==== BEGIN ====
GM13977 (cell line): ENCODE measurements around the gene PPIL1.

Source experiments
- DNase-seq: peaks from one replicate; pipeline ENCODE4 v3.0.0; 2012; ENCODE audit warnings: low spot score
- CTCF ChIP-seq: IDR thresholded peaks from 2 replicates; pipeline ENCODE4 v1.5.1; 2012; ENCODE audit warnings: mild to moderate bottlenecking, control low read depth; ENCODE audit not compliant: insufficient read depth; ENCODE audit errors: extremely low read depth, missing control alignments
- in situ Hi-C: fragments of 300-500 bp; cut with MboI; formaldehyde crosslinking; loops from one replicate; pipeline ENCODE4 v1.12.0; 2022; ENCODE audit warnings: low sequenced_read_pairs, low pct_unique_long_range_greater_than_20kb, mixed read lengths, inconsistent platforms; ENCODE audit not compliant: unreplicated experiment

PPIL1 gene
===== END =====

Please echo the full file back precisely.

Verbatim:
GM13977 (cell line): ENCODE measurements around the gene PPIL1.

Source experiments
- DNase-seq: peaks from one replicate; pipeline ENCODE4 v3.0.0; 2012; ENCODE audit warnings: low spot score
- CTCF ChIP-seq: IDR thresholded peaks from 2 replicates; pipeline ENCODE4 v1.5.1; 2012; ENCODE audit warnings: mild to moderate bottlenecking, control low read depth; ENCODE audit not compliant: insufficient read depth; ENCODE audit errors: extremely low read depth, missing control alignments
- in situ Hi-C: fragments of 300-500 bp; cut with MboI; formaldehyde crosslinking; loops from one replicate; pipeline ENCODE4 v1.12.0; 2022; ENCODE audit warnings: low sequenced_read_pairs, low pct_unique_long_range_greater_than_20kb, mixed read lengths, inconsistent platforms; ENCODE audit not compliant: unreplicated experiment

PPIL1 gene